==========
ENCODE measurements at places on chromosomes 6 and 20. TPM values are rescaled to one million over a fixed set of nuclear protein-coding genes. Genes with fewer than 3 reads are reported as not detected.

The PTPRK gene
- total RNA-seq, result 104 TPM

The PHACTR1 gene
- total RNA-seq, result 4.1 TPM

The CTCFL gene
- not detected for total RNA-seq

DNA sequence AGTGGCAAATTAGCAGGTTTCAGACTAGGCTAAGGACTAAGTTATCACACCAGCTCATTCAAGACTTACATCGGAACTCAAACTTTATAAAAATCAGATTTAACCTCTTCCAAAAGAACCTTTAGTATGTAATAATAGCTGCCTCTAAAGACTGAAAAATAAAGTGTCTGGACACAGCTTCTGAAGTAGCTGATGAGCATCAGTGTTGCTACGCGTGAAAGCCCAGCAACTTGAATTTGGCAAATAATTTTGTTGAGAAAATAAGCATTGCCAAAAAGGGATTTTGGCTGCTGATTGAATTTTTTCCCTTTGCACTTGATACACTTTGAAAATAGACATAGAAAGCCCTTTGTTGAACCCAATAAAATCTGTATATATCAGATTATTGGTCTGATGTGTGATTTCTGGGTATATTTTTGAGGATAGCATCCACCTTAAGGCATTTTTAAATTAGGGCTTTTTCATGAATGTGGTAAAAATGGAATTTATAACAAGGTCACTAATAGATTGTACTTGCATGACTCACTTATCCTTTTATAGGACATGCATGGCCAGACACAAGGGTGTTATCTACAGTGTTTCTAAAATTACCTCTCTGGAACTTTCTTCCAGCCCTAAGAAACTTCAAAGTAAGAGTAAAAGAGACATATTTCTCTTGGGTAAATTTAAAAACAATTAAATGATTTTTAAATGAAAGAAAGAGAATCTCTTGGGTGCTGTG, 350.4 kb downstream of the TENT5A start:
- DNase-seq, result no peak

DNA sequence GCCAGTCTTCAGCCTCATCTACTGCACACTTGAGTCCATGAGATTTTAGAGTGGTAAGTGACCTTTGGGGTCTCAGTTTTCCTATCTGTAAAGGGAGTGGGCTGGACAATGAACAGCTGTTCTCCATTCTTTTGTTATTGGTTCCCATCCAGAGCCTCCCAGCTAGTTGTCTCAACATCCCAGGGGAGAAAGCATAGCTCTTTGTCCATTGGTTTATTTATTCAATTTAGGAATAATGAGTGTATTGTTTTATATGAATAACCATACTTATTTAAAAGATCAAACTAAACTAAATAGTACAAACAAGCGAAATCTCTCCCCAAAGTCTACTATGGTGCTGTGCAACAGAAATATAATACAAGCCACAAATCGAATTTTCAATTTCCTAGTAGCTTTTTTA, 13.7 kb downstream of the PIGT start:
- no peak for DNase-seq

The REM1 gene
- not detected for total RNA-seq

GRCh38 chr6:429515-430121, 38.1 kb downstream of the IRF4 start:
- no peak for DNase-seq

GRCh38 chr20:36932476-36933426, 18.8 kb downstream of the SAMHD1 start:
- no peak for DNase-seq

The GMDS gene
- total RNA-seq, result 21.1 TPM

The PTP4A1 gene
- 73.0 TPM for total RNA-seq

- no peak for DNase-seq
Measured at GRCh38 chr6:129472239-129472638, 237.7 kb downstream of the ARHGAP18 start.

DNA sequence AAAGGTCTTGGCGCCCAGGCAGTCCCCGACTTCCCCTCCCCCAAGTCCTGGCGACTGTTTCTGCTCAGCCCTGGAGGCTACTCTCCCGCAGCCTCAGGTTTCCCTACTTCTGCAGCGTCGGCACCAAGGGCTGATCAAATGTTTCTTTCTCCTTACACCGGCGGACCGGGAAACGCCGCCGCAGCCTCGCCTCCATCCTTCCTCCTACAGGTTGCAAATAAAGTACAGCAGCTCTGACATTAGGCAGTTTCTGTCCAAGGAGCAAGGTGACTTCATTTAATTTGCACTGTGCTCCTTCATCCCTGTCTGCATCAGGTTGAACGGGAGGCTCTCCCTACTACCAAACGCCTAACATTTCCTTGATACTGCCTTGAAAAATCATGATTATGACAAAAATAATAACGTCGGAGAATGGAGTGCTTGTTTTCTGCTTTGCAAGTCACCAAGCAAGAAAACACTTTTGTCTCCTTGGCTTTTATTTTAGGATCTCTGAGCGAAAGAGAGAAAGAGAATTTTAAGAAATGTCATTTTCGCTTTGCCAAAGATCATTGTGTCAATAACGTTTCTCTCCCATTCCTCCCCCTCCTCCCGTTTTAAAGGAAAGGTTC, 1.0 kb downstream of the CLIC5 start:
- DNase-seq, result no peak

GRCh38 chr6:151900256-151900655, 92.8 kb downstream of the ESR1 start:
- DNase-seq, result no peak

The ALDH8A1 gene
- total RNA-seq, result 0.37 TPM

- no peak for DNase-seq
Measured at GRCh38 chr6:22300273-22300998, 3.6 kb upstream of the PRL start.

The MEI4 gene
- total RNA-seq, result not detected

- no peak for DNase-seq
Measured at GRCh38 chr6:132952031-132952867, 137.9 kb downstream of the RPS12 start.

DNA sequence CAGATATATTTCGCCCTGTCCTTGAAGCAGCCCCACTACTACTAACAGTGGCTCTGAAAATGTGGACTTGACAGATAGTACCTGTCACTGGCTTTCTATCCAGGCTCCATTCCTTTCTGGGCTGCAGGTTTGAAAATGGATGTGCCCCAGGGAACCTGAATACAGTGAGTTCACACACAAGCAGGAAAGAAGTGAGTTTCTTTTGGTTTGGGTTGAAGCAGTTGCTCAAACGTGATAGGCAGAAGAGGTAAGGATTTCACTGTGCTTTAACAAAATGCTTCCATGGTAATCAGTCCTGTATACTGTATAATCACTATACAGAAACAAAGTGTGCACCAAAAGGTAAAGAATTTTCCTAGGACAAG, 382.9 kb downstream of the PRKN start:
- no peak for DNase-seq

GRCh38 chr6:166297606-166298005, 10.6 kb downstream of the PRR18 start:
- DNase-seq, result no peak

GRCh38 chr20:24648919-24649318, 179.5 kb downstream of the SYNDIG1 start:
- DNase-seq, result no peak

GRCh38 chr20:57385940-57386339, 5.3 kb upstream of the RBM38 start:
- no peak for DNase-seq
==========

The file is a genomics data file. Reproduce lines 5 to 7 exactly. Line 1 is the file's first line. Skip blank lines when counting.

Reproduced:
- total RNA-seq, result 4.1 TPM

The CTCFL gene
- not detected for total RNA-seq